"Britain needs a government that will uphold the rule of law. Britain needs a government that will preserve our traditional freedoms. Britain needs a government that will take on the challenge of climate change.

"And Britain needs a government that will restore our international reputation.

"The question is - can Gordon Brown meet that challenge? Does he have the courage to take Britain in a new direction?"

The five tests centred on civil liberties - notably a willingness to scrap planned ID cards, green taxes, breaking the "poverty trap", returning power to local people and reducing the influence of Washington on foreign policy.

"What do we know about Iraq? I'll tell you what we know. The President made the decisions, the Prime Minister argued the case, the Chancellor signed the cheques and the Tories voted it through.

"These are the five tests for Mr Brown if he is going to make the change of direction that Britain needs.

"And if he meets these five tests he will have changed direction. He will have changed direction, and embraced liberal democracy."

Sir Menzies combined his challenge with a stinging attack on Mr Cameron who he said should "grow up".

"Are the Conservatives up to this same challenge? Of course not," he said.

In a swipe at reports of Mr Cameron's schooldays drug taking, he said:
"It's not your youthful indiscretions that worry me - it's your adult misjudgments.

"Teenage kicks are one thing, but you've got to grow up some time.

"It's time you admitted your mistakes, particularly your support for the Iraq war."

Sir Menzies only made one brief mention of proportional representation in his speech - in his closing words to the conference.

"I tell you this now: I'm not content to lead a party whose sole purpose is opposition. Our clear direction must be government," he said.

"And our ambition is to create a different kind of government: a government elected by a system where every vote counts."

The leader, who marked his first year in charge at this weekend's gathering, was involved in former leader Lord (Paddy) Ashdown's abortive "project" to form a closer alliance with Labour - and secure a commitment to PR - after the 1997 election.

During the leadership contest to succeed Charles Kennedy one rival, party president Simon Hughes, ruled out talks with other parties unless electoral reform was on the agenda.

Anonymous said...

I'm partucularly enamoured of "British foreign policy shouldn't be made in Washington". The missing part of the statement, of course, is that Sir Ming thinks that British foreign policy should be made in Brussels.

Anonymous said...

From a PR point of view, many in this country are fed up with Labour, whether it's the empty promises on the NHS, the wasted taxes, the pensioner poverty or the war crimes. So why on earth would the Lib Dems want to work alongside them? The very reason Ming could play kingmaker is because Labour's popularity is falling yet they on gerrymandering/border commission to give Labour an artificial advantage, in other words, Labour could get a tiny proportion of the vote yet its discredited ministers form a government thanks to Ming. I'm sure the public would love it...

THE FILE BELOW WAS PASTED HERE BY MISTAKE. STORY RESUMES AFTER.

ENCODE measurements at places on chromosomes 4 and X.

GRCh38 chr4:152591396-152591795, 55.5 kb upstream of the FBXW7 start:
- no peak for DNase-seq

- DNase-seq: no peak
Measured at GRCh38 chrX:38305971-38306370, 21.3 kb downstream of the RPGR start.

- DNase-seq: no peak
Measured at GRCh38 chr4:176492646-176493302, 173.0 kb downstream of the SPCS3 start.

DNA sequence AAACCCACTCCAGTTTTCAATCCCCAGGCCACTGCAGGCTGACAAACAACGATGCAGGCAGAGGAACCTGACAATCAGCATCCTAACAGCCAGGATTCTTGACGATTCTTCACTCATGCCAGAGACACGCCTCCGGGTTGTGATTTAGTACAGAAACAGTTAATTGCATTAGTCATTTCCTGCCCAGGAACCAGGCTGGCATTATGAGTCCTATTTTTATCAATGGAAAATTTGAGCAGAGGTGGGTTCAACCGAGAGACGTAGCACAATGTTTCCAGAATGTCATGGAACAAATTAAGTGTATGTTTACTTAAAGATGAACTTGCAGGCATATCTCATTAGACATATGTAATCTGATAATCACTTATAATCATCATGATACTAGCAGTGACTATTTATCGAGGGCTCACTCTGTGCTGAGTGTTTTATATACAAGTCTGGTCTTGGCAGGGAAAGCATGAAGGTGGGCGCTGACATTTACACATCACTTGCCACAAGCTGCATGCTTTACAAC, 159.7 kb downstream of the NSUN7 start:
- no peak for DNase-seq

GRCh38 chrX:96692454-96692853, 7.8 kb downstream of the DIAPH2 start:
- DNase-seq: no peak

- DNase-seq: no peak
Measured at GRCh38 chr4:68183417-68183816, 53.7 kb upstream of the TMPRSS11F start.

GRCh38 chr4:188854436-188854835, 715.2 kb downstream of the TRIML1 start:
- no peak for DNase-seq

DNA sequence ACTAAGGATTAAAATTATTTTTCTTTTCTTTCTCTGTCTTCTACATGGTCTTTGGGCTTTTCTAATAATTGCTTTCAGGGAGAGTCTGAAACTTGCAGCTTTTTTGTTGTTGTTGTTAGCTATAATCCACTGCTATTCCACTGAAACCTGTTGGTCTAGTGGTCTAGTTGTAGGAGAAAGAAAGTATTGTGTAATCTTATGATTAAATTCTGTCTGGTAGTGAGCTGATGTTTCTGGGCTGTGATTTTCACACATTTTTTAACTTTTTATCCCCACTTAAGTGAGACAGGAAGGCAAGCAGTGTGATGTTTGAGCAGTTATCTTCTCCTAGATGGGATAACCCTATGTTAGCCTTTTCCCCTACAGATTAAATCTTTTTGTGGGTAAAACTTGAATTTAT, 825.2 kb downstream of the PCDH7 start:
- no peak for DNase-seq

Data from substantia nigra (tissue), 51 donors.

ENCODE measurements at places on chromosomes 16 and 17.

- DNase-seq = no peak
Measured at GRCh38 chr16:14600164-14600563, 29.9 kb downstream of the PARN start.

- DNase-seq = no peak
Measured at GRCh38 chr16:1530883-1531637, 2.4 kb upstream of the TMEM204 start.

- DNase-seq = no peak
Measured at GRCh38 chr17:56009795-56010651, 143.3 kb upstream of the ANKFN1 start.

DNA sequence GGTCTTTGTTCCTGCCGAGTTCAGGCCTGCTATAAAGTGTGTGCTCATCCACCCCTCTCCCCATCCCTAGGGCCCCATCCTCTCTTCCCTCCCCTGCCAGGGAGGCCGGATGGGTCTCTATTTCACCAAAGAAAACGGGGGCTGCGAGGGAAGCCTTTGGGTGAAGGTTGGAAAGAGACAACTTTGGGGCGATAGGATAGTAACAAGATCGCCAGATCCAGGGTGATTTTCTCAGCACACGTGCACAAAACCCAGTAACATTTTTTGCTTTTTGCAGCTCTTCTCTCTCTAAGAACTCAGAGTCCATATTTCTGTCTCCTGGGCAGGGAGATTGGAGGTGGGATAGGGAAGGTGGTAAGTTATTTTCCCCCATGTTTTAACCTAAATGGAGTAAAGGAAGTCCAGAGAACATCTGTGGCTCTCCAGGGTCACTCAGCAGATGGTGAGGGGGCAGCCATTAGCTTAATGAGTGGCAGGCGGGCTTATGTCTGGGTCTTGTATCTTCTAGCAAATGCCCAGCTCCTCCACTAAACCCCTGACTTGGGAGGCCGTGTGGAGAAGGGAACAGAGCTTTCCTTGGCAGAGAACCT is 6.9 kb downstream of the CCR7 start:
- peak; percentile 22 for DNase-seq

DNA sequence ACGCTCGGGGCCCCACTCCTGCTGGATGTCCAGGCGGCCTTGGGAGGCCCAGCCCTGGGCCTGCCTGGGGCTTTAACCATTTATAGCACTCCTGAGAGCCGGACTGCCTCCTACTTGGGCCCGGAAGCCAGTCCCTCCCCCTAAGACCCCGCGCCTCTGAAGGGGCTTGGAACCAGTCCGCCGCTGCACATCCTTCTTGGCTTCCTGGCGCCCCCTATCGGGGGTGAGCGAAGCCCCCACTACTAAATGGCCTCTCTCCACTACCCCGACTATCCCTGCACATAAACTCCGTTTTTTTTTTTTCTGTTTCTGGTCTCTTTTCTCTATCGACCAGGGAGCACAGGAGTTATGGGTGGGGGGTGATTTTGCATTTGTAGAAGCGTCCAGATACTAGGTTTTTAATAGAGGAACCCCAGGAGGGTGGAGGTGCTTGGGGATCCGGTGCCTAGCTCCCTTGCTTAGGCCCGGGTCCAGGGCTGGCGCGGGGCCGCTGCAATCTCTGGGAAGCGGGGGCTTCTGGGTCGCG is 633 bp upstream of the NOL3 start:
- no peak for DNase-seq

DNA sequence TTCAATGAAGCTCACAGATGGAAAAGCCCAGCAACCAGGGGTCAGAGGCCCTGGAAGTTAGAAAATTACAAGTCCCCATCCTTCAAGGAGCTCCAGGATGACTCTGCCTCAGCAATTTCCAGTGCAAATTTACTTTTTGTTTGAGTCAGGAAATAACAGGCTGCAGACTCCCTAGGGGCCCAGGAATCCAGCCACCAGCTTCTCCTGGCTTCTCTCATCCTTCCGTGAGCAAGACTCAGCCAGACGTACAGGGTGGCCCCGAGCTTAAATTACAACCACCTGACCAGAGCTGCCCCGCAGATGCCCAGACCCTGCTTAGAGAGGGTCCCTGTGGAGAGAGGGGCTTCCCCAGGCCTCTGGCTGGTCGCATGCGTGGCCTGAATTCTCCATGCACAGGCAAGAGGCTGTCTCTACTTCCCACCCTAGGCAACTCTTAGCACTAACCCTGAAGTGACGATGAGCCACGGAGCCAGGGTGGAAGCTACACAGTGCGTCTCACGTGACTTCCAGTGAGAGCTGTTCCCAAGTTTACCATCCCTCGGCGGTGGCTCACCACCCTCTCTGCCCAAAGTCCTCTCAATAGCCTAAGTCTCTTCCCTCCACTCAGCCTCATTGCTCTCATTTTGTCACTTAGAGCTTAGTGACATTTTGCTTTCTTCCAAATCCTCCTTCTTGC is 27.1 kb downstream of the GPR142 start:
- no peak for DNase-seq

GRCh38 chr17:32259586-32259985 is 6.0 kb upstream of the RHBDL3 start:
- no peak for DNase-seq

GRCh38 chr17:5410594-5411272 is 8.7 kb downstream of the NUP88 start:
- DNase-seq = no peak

Tristan said...

I don't think Ming meant to say that these were what Brown would need to do to get LibDem support in a coalition, but I do think this was not a sensible thing to say - it was bound to be interpreted like that.

There are too many LibDems who do not want to get into bed with Labour, but there are as many who won't get into bed with the Tories... its a difficult line to tread.

Anonymous said...

Ming the useless
He had a go at Alex Salmond a few weeks ago in the same way.
Salmond's comment aftewrwards was that he felt sorry for Ming!!!
You can't get any more ineffective than that:-)

Anonymous said...

To quote the BBC: "A party official suggested it was the first indication Sir Menzies would be interested in forming a coalition if the Lib Dems held the balance of power."

So "a party official" - who might that be, then?

Conspiracy theory follows ... could it be one of the Orange Bookers who actually made this unauthorised briefing? Or at least got a party press secretary to do it on his/her behalf?

Think about it - Iain says the Orange Bookers will be seething - but what if this has been done to expose Ming as "not one of them" - hence somebody people with OB sympathies shouldn't back any longer?

Therefore ... the momentum behind doubts in his leadership grows - and creates a more 'comfortable' environment amongst both MPs and party members for an Orange Booker (potentially the one behind the briefing, or at least a close ally) to challenge Ming's authority *on* the record - rather than in private.

And then ... a new leader in place within months, probably in time for Blair's exit - who can then start to publicly 'undo' Ming's alleged courtship of Labour.


Anonymous said...

"In your youth you were a Tory Boy and your heroes were Michael Howard, Norman Lamont and John Selwyn Gummer."

Selwyn Gummer!!!! Hero? The famous 'worm' of Steve Bell????!! Shome mishtake, shoooorely?

Of course, Ming's remarks could equally well have been turned on Tony Bliar:

"In your youth you were a Tory Boy and your heroes were Selwyn Lloyd, Rab Butler and Harold Macmillan. No wonder your spin-doctors tried to hide the fact (it was not just an ugly rumour) that you liked to play the tosser!"